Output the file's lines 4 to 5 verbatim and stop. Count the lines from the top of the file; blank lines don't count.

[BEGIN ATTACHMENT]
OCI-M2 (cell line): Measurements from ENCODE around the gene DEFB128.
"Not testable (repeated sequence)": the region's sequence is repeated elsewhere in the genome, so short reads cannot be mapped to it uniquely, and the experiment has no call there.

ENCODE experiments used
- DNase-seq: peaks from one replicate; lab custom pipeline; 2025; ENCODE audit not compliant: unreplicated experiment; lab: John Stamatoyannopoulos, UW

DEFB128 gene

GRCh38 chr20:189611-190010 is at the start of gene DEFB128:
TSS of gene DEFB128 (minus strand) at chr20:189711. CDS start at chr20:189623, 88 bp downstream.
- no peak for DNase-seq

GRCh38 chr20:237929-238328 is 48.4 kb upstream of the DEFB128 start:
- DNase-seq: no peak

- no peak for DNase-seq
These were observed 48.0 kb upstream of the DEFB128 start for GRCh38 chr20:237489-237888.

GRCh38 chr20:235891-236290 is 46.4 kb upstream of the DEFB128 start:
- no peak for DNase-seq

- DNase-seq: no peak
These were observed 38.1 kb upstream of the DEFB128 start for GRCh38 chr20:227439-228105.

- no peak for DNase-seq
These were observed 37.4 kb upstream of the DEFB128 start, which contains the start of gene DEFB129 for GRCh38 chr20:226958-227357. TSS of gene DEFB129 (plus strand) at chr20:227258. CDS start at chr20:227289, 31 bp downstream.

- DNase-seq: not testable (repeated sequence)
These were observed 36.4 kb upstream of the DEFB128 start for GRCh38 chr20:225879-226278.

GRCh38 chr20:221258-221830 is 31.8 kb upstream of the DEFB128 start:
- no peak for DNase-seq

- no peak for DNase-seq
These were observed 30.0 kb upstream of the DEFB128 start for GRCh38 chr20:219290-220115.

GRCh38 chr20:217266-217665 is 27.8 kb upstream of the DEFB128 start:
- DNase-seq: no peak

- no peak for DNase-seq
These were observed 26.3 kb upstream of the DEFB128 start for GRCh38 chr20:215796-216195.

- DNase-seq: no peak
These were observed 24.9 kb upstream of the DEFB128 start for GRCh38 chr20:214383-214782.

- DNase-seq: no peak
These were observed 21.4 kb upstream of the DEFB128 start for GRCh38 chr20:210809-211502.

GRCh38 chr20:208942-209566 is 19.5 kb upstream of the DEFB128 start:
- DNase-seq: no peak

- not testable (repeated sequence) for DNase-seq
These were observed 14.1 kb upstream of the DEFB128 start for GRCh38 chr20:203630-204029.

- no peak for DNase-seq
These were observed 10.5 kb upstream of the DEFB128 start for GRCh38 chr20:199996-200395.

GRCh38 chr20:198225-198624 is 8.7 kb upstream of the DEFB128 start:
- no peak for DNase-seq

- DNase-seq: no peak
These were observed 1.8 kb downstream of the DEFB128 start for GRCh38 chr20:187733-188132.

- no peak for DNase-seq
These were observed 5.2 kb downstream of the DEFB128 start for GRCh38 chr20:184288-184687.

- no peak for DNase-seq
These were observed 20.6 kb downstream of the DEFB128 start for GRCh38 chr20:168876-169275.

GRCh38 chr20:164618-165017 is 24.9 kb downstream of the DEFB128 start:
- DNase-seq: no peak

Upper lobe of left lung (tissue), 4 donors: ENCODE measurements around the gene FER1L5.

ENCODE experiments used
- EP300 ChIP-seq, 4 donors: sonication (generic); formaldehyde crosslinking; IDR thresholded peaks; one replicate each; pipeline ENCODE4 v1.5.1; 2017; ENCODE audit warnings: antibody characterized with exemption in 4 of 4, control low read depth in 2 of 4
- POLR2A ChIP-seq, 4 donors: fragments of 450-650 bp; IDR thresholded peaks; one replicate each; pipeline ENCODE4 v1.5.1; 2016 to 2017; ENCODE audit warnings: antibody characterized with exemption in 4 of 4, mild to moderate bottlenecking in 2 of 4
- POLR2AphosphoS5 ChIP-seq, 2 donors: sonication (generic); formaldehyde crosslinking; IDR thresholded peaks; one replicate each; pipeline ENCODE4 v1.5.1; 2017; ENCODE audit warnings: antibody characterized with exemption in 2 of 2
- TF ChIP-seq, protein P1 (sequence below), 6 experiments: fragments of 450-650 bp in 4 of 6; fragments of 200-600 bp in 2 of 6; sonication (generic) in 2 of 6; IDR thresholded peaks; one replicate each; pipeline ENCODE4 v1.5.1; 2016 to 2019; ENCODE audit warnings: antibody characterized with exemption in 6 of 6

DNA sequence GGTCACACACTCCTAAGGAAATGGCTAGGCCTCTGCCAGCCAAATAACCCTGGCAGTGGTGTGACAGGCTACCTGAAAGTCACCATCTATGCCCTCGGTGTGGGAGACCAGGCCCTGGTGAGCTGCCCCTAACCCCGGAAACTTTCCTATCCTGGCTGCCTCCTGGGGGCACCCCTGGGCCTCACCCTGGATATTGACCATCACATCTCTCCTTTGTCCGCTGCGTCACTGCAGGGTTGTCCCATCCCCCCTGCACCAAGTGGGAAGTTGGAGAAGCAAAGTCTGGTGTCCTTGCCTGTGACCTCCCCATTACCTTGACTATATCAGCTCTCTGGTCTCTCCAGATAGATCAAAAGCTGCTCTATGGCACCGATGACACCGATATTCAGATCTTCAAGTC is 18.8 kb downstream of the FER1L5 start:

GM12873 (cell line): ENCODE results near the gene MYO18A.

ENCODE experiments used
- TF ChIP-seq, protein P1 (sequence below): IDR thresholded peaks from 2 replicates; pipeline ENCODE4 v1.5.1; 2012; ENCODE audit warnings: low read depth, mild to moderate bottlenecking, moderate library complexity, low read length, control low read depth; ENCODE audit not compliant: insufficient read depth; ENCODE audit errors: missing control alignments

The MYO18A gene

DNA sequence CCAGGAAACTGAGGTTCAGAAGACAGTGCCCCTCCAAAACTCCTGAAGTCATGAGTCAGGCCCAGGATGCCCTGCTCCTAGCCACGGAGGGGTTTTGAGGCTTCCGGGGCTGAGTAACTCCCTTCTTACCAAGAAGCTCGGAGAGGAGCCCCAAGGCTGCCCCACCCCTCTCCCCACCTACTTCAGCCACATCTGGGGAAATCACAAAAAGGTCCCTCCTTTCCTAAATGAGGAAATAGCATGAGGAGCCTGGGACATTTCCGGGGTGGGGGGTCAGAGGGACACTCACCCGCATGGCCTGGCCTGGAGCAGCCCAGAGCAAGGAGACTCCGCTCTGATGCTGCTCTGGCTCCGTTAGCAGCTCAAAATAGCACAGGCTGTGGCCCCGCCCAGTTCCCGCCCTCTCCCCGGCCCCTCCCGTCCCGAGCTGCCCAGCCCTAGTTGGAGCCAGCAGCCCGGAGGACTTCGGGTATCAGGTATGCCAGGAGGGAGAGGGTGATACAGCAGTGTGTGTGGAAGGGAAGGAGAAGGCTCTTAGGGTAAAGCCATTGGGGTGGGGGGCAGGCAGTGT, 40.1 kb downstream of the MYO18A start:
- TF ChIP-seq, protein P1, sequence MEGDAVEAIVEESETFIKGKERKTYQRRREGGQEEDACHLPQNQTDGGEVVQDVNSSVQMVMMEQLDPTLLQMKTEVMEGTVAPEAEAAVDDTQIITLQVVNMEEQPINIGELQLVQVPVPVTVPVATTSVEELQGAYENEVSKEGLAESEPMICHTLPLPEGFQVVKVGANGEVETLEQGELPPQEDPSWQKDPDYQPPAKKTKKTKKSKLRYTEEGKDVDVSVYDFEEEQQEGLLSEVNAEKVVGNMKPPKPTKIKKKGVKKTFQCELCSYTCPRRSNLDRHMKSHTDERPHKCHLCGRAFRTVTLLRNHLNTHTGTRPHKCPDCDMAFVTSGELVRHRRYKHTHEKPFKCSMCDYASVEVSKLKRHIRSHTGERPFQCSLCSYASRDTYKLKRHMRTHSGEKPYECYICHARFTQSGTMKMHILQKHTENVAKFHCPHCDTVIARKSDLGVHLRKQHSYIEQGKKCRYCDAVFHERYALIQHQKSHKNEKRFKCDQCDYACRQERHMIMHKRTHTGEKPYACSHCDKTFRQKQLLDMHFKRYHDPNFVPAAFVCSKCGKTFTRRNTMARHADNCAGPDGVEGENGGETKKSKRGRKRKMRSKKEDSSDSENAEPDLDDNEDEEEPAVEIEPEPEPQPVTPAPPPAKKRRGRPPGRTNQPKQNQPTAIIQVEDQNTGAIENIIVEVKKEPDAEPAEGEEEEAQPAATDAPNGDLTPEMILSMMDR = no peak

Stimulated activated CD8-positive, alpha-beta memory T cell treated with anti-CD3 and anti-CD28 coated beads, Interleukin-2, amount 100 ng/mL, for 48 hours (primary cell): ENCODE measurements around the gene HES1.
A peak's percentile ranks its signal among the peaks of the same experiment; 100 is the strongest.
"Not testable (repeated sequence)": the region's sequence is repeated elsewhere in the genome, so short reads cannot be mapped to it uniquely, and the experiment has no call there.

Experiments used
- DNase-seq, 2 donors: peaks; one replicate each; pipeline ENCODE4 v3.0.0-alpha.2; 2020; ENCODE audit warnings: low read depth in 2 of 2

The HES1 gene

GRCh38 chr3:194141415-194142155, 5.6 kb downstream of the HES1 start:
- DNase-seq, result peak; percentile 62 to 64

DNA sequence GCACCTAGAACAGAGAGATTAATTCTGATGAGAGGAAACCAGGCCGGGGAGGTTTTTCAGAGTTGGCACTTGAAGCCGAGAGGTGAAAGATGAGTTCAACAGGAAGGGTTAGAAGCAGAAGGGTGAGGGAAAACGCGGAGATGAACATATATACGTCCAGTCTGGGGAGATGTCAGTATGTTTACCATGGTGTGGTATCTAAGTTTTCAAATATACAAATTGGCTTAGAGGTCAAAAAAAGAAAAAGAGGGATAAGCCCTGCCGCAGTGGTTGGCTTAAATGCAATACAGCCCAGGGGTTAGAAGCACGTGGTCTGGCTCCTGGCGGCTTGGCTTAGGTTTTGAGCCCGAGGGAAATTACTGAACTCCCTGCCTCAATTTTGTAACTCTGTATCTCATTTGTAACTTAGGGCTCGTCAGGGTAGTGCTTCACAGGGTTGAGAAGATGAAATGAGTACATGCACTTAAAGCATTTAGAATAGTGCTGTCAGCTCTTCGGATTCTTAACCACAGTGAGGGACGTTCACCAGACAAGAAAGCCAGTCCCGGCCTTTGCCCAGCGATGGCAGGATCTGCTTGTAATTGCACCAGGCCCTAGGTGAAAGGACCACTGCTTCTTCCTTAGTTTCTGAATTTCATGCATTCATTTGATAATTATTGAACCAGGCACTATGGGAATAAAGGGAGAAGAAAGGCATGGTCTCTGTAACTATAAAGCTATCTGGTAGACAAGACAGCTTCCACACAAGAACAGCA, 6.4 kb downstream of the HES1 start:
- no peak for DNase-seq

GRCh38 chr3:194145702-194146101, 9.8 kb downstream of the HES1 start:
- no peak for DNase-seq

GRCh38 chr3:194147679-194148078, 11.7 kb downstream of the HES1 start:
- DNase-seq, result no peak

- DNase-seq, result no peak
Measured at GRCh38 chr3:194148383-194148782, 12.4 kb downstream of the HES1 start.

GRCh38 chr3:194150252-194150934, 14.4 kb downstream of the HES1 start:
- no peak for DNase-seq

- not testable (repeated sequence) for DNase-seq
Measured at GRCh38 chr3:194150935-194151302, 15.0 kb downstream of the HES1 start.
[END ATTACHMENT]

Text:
- DNase-seq: peaks from one replicate; lab custom pipeline; 2025; ENCODE audit not compliant: unreplicated experiment; lab: John Stamatoyannopoulos, UW

DEFB128 gene